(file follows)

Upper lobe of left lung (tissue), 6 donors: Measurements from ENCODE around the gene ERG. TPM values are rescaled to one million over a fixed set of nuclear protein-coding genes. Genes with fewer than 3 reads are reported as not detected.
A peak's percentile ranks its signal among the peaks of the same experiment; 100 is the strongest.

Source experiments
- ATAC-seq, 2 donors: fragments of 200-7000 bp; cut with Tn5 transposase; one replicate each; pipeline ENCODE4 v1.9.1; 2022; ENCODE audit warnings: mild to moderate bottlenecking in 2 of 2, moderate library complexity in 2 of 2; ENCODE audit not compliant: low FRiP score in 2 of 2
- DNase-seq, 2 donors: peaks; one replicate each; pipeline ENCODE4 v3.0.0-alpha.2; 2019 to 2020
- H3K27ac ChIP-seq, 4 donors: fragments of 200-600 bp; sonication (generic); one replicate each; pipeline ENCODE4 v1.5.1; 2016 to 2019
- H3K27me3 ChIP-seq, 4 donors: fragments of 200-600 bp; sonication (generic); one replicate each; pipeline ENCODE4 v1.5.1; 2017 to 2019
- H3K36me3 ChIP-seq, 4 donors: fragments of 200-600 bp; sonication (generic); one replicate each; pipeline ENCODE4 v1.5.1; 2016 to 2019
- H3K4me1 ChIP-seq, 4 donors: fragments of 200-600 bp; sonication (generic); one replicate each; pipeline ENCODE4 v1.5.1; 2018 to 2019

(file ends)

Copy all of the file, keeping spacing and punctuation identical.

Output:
Upper lobe of left lung (tissue), 6 donors: Measurements from ENCODE around the gene ERG. TPM values are rescaled to one million over a fixed set of nuclear protein-coding genes. Genes with fewer than 3 reads are reported as not detected.
A peak's percentile ranks its signal among the peaks of the same experiment; 100 is the strongest.

Source experiments
- ATAC-seq, 2 donors: fragments of 200-7000 bp; cut with Tn5 transposase; one replicate each; pipeline ENCODE4 v1.9.1; 2022; ENCODE audit warnings: mild to moderate bottlenecking in 2 of 2, moderate library complexity in 2 of 2; ENCODE audit not compliant: low FRiP score in 2 of 2
- DNase-seq, 2 donors: peaks; one replicate each; pipeline ENCODE4 v3.0.0-alpha.2; 2019 to 2020
- H3K27ac ChIP-seq, 4 donors: fragments of 200-600 bp; sonication (generic); one replicate each; pipeline ENCODE4 v1.5.1; 2016 to 2019
- H3K27me3 ChIP-seq, 4 donors: fragments of 200-600 bp; sonication (generic); one replicate each; pipeline ENCODE4 v1.5.1; 2017 to 2019
- H3K36me3 ChIP-seq, 4 donors: fragments of 200-600 bp; sonication (generic); one replicate each; pipeline ENCODE4 v1.5.1; 2016 to 2019
- H3K4me1 ChIP-seq, 4 donors: fragments of 200-600 bp; sonication (generic); one replicate each; pipeline ENCODE4 v1.5.1; 2018 to 2019